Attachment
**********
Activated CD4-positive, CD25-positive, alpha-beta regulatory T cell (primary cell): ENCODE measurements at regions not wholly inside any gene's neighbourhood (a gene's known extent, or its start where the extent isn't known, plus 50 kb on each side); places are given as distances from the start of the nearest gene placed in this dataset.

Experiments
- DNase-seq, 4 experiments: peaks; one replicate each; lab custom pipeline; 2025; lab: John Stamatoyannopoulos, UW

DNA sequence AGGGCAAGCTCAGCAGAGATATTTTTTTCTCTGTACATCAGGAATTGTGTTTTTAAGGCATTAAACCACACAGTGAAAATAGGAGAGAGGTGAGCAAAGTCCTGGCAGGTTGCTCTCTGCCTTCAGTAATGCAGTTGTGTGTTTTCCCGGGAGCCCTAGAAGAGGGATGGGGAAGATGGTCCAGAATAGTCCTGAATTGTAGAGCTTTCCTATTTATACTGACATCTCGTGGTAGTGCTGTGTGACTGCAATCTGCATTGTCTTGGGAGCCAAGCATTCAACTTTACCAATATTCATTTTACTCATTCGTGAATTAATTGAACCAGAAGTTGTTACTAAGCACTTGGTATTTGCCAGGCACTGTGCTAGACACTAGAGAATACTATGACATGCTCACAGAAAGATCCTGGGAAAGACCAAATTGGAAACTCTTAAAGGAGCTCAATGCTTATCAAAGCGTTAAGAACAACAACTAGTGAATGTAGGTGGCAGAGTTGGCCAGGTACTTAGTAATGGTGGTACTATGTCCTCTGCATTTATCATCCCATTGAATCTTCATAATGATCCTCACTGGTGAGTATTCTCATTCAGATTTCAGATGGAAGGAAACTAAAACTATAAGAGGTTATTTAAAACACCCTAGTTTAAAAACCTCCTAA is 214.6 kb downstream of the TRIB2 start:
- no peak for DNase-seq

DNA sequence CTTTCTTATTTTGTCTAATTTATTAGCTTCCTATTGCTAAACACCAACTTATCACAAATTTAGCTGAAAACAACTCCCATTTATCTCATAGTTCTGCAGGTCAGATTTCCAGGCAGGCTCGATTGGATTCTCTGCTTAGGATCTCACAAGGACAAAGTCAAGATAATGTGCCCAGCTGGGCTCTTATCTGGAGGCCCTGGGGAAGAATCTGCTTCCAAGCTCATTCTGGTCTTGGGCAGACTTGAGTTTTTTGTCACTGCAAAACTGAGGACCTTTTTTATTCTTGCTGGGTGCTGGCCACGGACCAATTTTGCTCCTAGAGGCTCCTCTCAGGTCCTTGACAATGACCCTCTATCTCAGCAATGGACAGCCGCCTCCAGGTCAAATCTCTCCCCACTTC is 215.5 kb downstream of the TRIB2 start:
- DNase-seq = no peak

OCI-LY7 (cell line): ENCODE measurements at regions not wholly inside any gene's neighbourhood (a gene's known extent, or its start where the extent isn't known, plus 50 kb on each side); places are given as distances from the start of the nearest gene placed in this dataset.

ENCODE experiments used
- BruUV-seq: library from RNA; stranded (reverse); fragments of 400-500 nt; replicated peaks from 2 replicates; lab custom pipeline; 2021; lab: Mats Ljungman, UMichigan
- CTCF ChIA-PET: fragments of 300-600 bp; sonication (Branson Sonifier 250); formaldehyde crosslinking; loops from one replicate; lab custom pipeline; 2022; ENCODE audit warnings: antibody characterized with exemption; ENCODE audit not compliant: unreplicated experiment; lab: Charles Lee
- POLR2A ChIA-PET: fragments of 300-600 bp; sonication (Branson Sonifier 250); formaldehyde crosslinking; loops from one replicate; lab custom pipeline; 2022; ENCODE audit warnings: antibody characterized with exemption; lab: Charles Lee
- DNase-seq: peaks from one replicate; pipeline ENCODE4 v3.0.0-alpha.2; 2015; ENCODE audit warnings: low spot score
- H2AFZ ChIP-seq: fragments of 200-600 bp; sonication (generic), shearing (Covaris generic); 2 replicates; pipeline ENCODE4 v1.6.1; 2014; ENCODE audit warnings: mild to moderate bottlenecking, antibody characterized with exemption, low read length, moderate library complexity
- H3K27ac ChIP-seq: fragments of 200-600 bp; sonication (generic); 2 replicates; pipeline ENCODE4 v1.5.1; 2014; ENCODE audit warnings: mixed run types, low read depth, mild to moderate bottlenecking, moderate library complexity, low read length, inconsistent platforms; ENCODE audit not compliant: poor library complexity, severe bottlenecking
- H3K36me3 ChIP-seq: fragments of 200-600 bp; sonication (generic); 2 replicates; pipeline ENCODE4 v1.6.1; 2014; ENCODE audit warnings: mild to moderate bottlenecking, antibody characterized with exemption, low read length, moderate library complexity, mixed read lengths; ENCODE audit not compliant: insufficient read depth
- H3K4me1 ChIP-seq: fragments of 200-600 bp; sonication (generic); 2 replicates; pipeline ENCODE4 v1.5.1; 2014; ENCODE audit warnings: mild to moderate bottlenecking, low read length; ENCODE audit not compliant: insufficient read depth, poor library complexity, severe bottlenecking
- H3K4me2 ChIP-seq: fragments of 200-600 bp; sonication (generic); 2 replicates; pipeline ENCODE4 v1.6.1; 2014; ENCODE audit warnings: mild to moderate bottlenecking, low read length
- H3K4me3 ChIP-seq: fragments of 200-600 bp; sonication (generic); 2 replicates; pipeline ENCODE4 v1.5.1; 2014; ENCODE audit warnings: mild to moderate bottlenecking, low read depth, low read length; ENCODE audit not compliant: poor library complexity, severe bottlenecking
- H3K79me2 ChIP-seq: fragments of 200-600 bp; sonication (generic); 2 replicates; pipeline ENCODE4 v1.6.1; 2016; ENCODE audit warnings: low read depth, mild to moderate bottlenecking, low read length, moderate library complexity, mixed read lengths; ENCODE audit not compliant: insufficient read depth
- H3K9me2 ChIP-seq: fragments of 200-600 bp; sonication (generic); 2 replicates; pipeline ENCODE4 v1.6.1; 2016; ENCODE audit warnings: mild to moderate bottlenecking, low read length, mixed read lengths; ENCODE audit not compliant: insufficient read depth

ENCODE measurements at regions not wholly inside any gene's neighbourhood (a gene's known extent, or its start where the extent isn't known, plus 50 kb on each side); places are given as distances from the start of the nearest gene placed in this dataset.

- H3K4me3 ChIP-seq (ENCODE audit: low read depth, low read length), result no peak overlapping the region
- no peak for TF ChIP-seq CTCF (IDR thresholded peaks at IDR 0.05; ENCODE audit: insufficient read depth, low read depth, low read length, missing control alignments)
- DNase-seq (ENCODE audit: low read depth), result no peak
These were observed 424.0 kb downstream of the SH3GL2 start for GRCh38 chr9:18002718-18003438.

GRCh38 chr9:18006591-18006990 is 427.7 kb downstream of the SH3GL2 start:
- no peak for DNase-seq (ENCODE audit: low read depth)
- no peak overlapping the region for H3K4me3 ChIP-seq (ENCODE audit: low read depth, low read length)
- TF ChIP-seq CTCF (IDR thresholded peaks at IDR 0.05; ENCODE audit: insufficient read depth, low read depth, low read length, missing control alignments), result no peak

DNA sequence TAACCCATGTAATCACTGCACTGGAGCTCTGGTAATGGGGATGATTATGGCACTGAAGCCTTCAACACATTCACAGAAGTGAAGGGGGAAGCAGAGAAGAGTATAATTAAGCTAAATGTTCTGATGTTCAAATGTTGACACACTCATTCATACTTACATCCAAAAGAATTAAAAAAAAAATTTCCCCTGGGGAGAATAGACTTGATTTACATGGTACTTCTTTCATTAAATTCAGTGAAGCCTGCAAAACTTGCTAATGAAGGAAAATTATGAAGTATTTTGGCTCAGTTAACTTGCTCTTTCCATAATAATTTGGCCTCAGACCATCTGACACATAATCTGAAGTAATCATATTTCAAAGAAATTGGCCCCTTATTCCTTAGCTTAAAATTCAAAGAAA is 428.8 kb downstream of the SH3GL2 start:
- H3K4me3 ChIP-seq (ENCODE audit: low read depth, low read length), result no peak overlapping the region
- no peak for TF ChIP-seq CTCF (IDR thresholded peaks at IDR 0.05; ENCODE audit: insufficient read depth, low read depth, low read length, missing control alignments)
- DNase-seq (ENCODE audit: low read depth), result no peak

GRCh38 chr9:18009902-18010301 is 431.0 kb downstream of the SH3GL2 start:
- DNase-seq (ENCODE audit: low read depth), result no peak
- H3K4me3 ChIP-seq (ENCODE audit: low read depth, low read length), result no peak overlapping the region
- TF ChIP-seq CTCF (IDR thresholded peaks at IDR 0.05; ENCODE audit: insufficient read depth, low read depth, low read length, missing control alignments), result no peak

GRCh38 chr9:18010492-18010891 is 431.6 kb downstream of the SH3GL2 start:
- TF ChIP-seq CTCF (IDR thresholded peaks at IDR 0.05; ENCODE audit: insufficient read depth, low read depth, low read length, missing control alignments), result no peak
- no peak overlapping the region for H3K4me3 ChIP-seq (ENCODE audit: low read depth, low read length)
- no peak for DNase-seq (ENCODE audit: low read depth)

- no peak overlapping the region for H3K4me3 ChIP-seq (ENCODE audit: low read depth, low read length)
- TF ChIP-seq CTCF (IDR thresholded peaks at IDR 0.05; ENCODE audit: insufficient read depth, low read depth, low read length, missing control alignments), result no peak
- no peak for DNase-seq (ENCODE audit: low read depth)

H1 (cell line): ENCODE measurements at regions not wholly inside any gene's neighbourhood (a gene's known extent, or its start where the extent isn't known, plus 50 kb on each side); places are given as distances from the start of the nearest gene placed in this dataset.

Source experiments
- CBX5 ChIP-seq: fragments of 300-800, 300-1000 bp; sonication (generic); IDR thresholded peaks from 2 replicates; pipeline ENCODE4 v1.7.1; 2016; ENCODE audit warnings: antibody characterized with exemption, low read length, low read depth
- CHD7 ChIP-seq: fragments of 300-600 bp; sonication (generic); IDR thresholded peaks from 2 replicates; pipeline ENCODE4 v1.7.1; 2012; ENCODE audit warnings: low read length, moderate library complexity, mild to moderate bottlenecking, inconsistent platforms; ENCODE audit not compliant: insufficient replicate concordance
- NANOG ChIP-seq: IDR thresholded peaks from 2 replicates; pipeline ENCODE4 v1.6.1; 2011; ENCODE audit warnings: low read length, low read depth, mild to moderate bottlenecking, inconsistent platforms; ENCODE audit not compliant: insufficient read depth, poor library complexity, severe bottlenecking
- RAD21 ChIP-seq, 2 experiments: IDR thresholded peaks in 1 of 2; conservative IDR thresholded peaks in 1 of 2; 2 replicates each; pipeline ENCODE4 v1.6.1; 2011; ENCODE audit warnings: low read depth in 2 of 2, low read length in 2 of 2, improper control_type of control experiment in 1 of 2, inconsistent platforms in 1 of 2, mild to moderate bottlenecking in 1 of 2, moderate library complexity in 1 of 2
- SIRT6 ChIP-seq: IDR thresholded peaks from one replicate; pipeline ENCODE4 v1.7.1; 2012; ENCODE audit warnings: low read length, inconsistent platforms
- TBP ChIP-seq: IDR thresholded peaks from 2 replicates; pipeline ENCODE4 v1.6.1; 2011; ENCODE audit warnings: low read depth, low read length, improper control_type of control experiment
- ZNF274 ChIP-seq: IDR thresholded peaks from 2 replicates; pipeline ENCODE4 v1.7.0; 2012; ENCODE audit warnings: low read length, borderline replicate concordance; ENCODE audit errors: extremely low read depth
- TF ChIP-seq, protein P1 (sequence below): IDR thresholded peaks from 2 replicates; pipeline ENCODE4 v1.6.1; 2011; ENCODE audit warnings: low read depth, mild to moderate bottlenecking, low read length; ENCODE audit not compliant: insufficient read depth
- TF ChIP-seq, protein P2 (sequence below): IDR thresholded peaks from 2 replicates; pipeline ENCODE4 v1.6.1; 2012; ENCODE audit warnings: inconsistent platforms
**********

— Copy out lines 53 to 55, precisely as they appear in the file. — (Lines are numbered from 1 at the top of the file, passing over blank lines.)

- TBP ChIP-seq: IDR thresholded peaks from 2 replicates; pipeline ENCODE4 v1.6.1; 2011; ENCODE audit warnings: low read depth, low read length, improper control_type of control experiment
- ZNF274 ChIP-seq: IDR thresholded peaks from 2 replicates; pipeline ENCODE4 v1.7.0; 2012; ENCODE audit warnings: low read length, borderline replicate concordance; ENCODE audit errors: extremely low read depth
- TF ChIP-seq, protein P1 (sequence below): IDR thresholded peaks from 2 replicates; pipeline ENCODE4 v1.6.1; 2011; ENCODE audit warnings: low read depth, mild to moderate bottlenecking, low read length; ENCODE audit not compliant: insufficient read depth